Horses are polyphasic sleepers, meaning that horses will sleep in several periods during the day, most occurring during the evening. Like humans, horses really do need REM, or rapid eye movement, sleep, which occurs in deeper sleep. While we must lay down to sleep, horses can sleep standing and lying down, though they enjoy their REM (rapid eye movement) sleep, which is very deep sleep, only when lying down. In fact, many horses choose to sleep lying down over standing up, simply because it is far more comfortable.
However, if you spend sufficient time with horses, you will find that they may lie down for one of two positions. Even if they can sleep standing up, scientists believe horses need to still lay down to sleep every day. Adult horses mainly rest standing up, but they still have to lay down in order to get the necessary amount of REM sleep. The minimal time horses spend lying down for REM sleep shows horses ability to gain needed rest when standing.
REM sleep appears to primarily occur with a horse stretched out flat on its sides, not resting against its chest. Dozing-stand sleeping in the horse does not enable him to reach deep REM sleep, which he needs, as humans do. Horses can doze standing for several minutes at a time, and can lay down in deep REM sleep for hours.
Although horses require about two or three hours of REM sleep per night, this deep sleep usually occurs in 10- to 20-minute spurts. When horses do require deep sleep, however, they lay down, typically in a series of brief naps, totaling approximately two to three hours per day. Horses lie down to deep sleep fairly often, usually when little else is going on. Rather than falling asleep deeply each night, horses generally alternate their nights between resting and active.
Horses generally sleep in brief spurts during the night and throughout the day, ranging from as little as five minutes to as much as an hour (if unmolested). Even at night, when the horse is safely confined to his or her stall, a horse does not sleep longer than those brief stretches. Horses only will sleep that deep during the dark hours after midnight, unless a sleep disturbance occurs. You might have heard that humans need eight hours of sleep, but horses do not need anywhere close to that.
Where humans require anywhere from 8 to 10 hours of uninterrupted sleep each day, the requirements and patterns for a horses sleep are much different. Horses require much less sleep than humans (3-7 hours a day in adults, and even more in younger horses and older horses), not meeting this threshold has real consequences. Animals differ in how much sleep they require; cats, for instance, sleep for sixteen hours a day, whereas horses do less than three hours.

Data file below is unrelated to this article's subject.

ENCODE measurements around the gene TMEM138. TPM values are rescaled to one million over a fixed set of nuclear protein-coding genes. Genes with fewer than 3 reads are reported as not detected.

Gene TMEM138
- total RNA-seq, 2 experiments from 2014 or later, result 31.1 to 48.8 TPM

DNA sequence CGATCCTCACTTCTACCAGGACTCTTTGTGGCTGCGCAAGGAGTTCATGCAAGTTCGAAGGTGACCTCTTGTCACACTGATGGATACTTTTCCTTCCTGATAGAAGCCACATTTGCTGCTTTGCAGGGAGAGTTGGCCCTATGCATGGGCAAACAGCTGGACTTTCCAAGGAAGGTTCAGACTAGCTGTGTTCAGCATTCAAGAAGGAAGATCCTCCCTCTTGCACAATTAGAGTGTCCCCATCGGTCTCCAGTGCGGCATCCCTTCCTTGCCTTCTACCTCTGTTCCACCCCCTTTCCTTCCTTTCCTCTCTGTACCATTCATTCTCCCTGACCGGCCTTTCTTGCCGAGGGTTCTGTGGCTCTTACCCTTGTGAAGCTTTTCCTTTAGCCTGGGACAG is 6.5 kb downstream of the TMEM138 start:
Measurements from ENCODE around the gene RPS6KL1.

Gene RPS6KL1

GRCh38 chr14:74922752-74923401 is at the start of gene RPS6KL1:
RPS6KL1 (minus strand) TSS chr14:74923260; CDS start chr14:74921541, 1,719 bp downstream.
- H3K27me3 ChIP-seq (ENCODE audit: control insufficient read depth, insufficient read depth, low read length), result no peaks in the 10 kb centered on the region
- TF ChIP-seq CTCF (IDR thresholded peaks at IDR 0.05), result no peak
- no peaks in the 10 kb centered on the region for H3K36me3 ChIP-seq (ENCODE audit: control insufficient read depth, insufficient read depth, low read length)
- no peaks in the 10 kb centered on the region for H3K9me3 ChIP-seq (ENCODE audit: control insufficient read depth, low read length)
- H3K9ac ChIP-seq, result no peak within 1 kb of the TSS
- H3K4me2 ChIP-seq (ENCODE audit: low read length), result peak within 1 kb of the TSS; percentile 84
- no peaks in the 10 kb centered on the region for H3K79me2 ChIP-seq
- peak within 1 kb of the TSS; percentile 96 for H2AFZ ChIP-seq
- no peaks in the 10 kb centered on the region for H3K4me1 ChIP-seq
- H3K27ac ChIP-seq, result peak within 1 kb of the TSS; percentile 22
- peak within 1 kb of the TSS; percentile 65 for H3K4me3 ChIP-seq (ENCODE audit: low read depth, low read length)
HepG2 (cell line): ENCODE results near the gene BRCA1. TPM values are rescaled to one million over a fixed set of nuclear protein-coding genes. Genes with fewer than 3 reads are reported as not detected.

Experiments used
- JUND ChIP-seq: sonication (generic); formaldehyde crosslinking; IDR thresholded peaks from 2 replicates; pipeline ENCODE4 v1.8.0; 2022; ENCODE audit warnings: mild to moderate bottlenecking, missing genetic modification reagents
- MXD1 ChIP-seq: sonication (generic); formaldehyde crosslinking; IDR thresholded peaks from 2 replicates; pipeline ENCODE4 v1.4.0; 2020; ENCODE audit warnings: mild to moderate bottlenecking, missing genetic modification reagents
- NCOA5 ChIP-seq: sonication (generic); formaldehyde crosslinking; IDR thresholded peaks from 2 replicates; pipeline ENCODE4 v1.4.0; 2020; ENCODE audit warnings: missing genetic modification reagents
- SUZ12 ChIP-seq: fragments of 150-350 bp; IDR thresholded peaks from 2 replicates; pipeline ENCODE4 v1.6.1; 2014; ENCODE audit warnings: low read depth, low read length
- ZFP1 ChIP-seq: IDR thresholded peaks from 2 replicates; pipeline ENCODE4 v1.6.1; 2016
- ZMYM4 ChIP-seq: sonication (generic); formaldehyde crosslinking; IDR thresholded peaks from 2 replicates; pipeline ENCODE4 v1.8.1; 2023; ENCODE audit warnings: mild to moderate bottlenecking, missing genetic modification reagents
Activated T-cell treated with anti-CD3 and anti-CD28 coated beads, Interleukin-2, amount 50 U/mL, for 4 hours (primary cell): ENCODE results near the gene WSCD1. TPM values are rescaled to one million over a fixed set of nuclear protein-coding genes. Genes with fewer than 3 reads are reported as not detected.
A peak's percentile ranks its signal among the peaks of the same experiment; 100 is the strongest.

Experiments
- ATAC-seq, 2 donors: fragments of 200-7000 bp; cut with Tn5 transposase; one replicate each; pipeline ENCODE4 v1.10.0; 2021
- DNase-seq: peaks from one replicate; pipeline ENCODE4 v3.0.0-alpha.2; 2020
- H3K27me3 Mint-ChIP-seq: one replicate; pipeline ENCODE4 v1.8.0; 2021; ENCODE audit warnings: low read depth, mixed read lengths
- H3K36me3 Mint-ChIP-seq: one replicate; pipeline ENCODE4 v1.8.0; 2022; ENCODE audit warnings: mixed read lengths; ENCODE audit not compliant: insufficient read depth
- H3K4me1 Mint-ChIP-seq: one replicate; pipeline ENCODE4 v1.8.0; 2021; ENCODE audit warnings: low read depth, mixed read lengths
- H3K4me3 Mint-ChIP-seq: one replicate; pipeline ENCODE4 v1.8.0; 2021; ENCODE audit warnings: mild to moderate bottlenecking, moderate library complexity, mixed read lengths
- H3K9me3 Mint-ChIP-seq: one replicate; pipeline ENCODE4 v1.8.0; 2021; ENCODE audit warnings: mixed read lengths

Horses are different from humans and many other animals, who spend a few hours sleeping at a consistent time every day. They sleep only about three hours in any 24 hour period, but they do not ever take long breaks, although younger horses can sleep longer than adults. As a herding animal, horses take turns lying down and sleeping well, while the other horses keep an eye out.
They may sleep only while standing, just like us humans might on a couch, but in order to get a proper rest (REM sleep), they have to lay down. Horses may be resting to some degree in standing, but to reach REM sleep, the deepest type of sleep, also called paradoxical or synchronized sleep, horses must lie down. Horses certainly can and do sleep standing up, but at some point, all horses need to lay down in order to reach the complete sleep cycle and to avoid sleep deprivation.
While horses may get quick naps standing, horses cannot achieve the REM sleep they so desperately need without relaxing all of their muscles. Even if horses in stalls with boxes are also able to take quick snoozes standing, horses clearly must lay down to rest and sleep at least part of the time.
Horses may get a brief nap standing, feed a bit, then sprawl on their sides for a few minutes of deeper sleep. You might not see them lying down a lot, since they mostly get their hard sleeps after midnight during dark hours of the night.
Your horse can nap briefly when standing, and often does, particularly if it is bored, but it will also lay down for better sleep at night. For most of those short naps, which usually last for thirty minutes or so, your horse stays standing. Other times, the nap is a short snooze, which you can tell by the change in the horses rear foot as the horse is sleeping standing.
Horses might not have to lie down to catch snoozing, but do have to sprawl on their sides during the few 10- 20-minute periods in the evening to get this RME sleep. A typical night with horses will include some feeding, standing dozes, and periods where they lay flat out to catch up on REM sleep, but only for brief sessions. Horses require 30 minutes to three hours of REM sleep a day, but this accounts for a very small portion of their resting habits. Horses only lay down for REM sleep in the horses deeper rest if they are really comfortable with their surroundings, confident in the dynamics of their group (if not in the barn on their own), and they feel like the other horses are going to be guarded as they get zzzs.
One key characteristic is their ability to stand for a nap; this allows them to get resty, yet stay standing, and be ready to bolt away should predators attack.